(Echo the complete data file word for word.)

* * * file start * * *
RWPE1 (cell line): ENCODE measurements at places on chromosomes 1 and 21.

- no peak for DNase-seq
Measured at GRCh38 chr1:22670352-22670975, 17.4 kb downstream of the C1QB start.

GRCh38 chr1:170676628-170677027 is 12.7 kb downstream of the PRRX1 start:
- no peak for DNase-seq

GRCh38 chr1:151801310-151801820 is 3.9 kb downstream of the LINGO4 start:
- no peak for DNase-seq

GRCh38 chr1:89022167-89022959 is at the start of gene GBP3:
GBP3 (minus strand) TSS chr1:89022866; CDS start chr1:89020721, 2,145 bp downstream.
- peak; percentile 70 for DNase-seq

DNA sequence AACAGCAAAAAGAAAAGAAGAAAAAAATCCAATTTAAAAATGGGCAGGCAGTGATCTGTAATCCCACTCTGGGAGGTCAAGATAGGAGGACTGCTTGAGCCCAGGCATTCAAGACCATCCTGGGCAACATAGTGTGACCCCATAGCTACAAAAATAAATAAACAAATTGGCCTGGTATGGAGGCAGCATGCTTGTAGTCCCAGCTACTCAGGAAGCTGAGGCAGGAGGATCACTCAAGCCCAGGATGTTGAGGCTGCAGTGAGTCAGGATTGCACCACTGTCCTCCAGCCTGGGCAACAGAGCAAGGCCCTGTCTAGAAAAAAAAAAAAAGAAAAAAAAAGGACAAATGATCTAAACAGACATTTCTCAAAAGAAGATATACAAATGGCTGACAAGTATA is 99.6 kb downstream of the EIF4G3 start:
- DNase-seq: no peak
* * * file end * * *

RWPE1 (cell line): ENCODE measurements at places on chromosomes 1 and 21.

- no peak for DNase-seq
Measured at GRCh38 chr1:22670352-22670975, 17.4 kb downstream of the C1QB start.

GRCh38 chr1:170676628-170677027 is 12.7 kb downstream of the PRRX1 start:
- no peak for DNase-seq

GRCh38 chr1:151801310-151801820 is 3.9 kb downstream of the LINGO4 start:
- no peak for DNase-seq

GRCh38 chr1:89022167-89022959 is at the start of gene GBP3:
GBP3 (minus strand) TSS chr1:89022866; CDS start chr1:89020721, 2,145 bp downstream.
- peak; percentile 70 for DNase-seq

DNA sequence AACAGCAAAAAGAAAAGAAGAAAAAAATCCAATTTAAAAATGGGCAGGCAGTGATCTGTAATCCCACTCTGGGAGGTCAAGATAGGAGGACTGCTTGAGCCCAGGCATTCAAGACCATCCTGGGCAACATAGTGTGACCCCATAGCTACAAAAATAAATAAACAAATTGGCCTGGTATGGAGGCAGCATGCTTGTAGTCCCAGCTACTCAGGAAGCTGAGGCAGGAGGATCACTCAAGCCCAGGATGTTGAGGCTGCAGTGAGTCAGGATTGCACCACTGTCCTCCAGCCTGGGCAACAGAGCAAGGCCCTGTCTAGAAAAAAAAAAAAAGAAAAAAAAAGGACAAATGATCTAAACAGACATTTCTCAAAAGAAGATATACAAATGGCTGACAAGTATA is 99.6 kb downstream of the EIF4G3 start:
- DNase-seq: no peak